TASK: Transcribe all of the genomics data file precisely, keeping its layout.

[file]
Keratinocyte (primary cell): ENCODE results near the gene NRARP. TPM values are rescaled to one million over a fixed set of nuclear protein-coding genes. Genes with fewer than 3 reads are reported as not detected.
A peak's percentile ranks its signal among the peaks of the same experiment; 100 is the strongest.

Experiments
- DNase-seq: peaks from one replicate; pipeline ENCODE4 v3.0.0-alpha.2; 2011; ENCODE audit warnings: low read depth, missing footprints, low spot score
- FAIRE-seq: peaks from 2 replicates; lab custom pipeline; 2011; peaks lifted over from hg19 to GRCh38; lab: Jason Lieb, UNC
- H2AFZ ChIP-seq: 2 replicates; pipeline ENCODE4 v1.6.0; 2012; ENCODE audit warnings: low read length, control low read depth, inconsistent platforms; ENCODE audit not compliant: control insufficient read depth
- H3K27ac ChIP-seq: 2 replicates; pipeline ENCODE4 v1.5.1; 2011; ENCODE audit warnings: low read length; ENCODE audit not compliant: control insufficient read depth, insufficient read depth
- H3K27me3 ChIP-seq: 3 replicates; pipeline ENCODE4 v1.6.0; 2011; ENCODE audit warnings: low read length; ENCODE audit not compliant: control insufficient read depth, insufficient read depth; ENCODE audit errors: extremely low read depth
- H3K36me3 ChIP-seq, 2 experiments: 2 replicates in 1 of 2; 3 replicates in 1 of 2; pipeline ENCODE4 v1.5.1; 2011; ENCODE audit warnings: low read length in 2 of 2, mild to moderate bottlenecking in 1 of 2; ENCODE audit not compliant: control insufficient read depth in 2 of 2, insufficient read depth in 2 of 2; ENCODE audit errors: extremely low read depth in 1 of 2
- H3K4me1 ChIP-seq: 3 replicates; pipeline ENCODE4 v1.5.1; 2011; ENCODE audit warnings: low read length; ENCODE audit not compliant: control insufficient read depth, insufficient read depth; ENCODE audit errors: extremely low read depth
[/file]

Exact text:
Keratinocyte (primary cell): ENCODE results near the gene NRARP. TPM values are rescaled to one million over a fixed set of nuclear protein-coding genes. Genes with fewer than 3 reads are reported as not detected.
A peak's percentile ranks its signal among the peaks of the same experiment; 100 is the strongest.

Experiments
- DNase-seq: peaks from one replicate; pipeline ENCODE4 v3.0.0-alpha.2; 2011; ENCODE audit warnings: low read depth, missing footprints, low spot score
- FAIRE-seq: peaks from 2 replicates; lab custom pipeline; 2011; peaks lifted over from hg19 to GRCh38; lab: Jason Lieb, UNC
- H2AFZ ChIP-seq: 2 replicates; pipeline ENCODE4 v1.6.0; 2012; ENCODE audit warnings: low read length, control low read depth, inconsistent platforms; ENCODE audit not compliant: control insufficient read depth
- H3K27ac ChIP-seq: 2 replicates; pipeline ENCODE4 v1.5.1; 2011; ENCODE audit warnings: low read length; ENCODE audit not compliant: control insufficient read depth, insufficient read depth
- H3K27me3 ChIP-seq: 3 replicates; pipeline ENCODE4 v1.6.0; 2011; ENCODE audit warnings: low read length; ENCODE audit not compliant: control insufficient read depth, insufficient read depth; ENCODE audit errors: extremely low read depth
- H3K36me3 ChIP-seq, 2 experiments: 2 replicates in 1 of 2; 3 replicates in 1 of 2; pipeline ENCODE4 v1.5.1; 2011; ENCODE audit warnings: low read length in 2 of 2, mild to moderate bottlenecking in 1 of 2; ENCODE audit not compliant: control insufficient read depth in 2 of 2, insufficient read depth in 2 of 2; ENCODE audit errors: extremely low read depth in 1 of 2
- H3K4me1 ChIP-seq: 3 replicates; pipeline ENCODE4 v1.5.1; 2011; ENCODE audit warnings: low read length; ENCODE audit not compliant: control insufficient read depth, insufficient read depth; ENCODE audit errors: extremely low read depth